LightSquared: GPS interference is device-makers' fault

Wholesale 4G satellite broadband company LightSquared, whose proposed network came under fire after tests showed it interfered with Global Positioning System signals, is back on the offensive, asking the Federal Communications Commission to confirm its right to use the spectrum licensed to company by the agency.

In addition, LightSquared, in its petition for a declaratory ruling, wants the FCC to confirm that GPS device-makers have no right to interference protections since they are not licensed users of that spectrum.

“The one inescapable conclusion from two rounds of independent testing is that the incompatibility problem is not caused by LightSquared’s network,” Jeff Carlisle, LightSquared’s executive vice president for regulatory affairs and public policy, said a press statement from the company.

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“Commercial GPS device-makers have had nearly a decade to design and sell devices that do not infringe on LightSquared’s licensed spectrum,” Carlisle said. “They have no right to complain in the eleventh-hour about incompatibility when they had ample opportunity to avoid this problem," he added.

Carlisle said company has “had FCC authorization to build its network for over eight years and that authorization was endorsed by the GPS industry, and fully reviewed and allowed to proceed by several other government agencies.”

GPS applications often use radio channels not originally intended for GPS. They also underlie critical activities, including weather forecasting and air traffic control.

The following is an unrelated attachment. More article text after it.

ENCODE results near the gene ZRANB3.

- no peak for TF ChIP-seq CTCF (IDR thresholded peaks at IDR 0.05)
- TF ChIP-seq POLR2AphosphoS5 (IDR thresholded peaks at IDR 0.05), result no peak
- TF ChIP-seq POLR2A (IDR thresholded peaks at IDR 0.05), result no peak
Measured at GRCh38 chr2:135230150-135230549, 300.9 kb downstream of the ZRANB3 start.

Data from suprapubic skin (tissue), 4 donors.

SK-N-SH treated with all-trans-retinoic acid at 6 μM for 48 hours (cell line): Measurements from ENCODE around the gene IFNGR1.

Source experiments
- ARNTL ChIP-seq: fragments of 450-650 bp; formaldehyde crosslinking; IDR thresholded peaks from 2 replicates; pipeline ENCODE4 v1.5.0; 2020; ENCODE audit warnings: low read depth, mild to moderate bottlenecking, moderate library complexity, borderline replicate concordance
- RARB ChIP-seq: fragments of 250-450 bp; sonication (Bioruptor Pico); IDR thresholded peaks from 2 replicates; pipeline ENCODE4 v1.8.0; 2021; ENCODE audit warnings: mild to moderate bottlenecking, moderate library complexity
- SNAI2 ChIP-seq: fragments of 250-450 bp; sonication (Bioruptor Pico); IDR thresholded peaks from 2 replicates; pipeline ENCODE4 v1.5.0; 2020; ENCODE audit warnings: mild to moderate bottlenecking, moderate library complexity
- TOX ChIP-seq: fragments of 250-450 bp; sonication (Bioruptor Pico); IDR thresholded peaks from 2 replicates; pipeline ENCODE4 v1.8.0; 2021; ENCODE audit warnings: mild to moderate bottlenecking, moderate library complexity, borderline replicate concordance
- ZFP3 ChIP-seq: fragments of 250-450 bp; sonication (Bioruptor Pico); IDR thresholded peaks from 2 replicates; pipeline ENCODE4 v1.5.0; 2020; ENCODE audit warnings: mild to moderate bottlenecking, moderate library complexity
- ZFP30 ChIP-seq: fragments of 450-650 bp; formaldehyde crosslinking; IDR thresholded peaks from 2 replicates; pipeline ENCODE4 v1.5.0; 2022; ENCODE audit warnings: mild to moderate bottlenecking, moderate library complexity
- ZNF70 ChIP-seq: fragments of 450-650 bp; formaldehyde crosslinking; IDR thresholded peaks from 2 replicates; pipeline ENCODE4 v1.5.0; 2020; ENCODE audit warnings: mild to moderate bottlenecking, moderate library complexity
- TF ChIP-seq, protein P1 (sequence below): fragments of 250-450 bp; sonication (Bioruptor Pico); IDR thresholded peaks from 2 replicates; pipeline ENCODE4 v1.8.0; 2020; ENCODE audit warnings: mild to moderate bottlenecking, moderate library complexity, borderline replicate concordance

On Dec. 14, the Transportation and Defense departments jointly issued a release stating that testing showed that LightSquared signals “caused harmful interference to the majority of other tested general purpose GPS receivers.” The Federal Aviation Administration also found interference with a flight safety system designed to warn pilots of approaching terrain.

Congress, as part of the 2012 National Defense Authorization Act passed last week, is barring the FCC from approving LightSquared's network for commercial use until the DOD's interference concerns are resolved.

Without resolution, LightSquared could go under. According to a review of the company’s financial statement by Reuters, the company is in danger of running out of money by the second quarter of 2012. LightSquared registered a $427 million net loss during the first nine months of this year.

LightSquared has invested billions of dollars in its proposed network and plans to invest billions more. Its business model is based on selling a wholesale 4G network to be built by Sprint. In July, LightSquared announced a 15-year contract with Sprint whereby LightSquared would pay the mobile phone company, which is having money problems of its own, $9 billion for the job.

About the Author

Kathleen Hickey is a freelance writer for GCN.

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Reader Comments

Thu, Jan 5, 2012 jafo